Securities in the stock market are highly liquid because they can often be converted to cash within 48 hours, whereas real estate is a longer process. For example, when selling a rental property, it may take 45 to 70 days from the time you decide you want to sell it until you actually receive cash in your bank account.
In more extreme examples such as commercial real estate, the average length of time required to close on a deal can be as long as two years after deciding to list it for sale. This depends on what demand is like for the asset type in your particular market. For example, an industrial park will take longer to sell than a value-add multifamily property.
Although liquidity is important in certain cases, with enough planning and forethought, you can ensure that you will not need that amount of cash out of the blue.
Set aside reserves from real estate cash flows to accumulate and use should you find yourself in a dicey situation. Maintaining a balance of liquid cash on your balance sheet to cover emergencies should be a priority regardless of investment strategy.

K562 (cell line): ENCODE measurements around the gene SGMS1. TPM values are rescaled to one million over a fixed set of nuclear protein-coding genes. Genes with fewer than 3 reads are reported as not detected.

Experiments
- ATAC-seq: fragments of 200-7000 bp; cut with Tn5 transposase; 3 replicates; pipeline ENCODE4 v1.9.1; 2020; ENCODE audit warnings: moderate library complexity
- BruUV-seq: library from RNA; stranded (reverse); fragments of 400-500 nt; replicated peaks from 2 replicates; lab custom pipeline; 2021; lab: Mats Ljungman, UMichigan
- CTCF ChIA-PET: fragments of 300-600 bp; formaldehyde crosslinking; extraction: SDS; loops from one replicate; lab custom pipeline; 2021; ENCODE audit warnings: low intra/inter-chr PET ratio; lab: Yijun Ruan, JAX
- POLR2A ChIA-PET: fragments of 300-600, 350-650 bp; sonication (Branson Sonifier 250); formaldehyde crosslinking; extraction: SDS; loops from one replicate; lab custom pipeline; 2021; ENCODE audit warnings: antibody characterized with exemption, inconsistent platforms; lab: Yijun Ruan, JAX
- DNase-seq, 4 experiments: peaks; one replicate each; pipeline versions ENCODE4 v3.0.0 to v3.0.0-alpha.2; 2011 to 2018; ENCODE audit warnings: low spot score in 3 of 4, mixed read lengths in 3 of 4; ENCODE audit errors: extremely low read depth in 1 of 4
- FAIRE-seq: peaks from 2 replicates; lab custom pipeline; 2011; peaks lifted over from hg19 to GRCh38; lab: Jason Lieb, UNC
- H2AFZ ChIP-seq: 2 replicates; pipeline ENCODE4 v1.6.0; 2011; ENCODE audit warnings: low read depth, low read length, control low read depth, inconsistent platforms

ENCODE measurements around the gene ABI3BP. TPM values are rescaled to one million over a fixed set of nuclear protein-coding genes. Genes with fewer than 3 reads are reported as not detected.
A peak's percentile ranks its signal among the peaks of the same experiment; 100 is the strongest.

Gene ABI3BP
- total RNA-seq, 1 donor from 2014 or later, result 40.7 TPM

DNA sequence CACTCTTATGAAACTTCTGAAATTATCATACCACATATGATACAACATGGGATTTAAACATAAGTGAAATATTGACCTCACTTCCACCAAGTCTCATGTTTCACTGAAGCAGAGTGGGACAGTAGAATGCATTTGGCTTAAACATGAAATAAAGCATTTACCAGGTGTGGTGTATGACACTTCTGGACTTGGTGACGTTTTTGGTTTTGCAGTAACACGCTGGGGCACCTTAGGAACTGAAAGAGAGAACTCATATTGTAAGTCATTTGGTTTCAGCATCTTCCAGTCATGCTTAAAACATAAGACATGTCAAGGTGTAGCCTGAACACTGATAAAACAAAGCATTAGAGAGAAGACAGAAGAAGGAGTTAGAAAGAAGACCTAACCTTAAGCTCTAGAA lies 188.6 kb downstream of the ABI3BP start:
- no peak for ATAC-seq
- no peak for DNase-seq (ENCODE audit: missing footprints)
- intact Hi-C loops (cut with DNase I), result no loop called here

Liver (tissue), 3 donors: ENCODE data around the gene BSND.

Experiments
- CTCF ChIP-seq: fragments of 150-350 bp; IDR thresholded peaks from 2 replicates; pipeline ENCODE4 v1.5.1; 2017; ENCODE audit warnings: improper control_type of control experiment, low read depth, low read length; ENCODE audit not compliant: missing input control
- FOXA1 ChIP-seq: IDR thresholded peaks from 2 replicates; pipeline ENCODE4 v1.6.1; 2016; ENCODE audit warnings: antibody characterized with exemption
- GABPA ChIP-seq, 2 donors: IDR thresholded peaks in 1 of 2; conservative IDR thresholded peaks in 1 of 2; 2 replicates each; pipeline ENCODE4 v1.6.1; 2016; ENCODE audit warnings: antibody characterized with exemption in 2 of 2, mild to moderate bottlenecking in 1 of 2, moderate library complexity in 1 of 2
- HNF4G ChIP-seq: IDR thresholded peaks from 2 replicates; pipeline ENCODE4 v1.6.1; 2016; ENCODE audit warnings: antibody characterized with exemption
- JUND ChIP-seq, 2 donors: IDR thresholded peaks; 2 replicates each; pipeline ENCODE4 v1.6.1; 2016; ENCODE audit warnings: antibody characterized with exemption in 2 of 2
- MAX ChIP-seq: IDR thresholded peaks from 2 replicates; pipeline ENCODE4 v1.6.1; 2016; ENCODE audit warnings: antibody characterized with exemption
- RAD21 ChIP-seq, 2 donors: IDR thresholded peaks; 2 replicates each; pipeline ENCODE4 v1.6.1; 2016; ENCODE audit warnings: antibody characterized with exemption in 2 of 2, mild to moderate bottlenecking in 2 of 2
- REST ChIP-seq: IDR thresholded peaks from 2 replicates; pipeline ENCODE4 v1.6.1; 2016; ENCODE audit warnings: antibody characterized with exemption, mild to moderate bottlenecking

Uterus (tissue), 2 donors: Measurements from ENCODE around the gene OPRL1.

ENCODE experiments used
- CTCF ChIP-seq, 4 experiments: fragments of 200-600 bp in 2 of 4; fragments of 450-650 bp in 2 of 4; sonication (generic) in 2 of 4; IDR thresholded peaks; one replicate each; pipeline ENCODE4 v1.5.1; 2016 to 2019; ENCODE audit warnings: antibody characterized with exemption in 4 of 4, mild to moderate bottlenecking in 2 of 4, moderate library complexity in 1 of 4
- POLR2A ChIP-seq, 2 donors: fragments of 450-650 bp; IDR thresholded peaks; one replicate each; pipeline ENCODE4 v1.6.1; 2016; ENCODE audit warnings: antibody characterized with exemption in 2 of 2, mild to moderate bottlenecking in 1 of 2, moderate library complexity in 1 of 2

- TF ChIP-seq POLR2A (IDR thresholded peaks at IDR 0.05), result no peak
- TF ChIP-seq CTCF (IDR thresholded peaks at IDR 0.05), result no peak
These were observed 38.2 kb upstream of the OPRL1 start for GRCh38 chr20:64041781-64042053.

Risk. Reward. Let’s Get Real.
Whether investing in real estate or the stock market, there is a certain level of risk involved. Coming from a perspective of institutional and corporate finance, the risk is directly correlated with an expected return rate on an investment.
Textbooks and experts tell us that the stock market provides an average expected return of roughly 10% in the long term, and real estate investments provide average expected returns of 12-15%. From this, we can infer that real estate also has a higher risk of losing capital and failing to provide a return whereas the stock market has a higher likelihood of delivering its expected return (even though lower) due to its lower level of associated risk.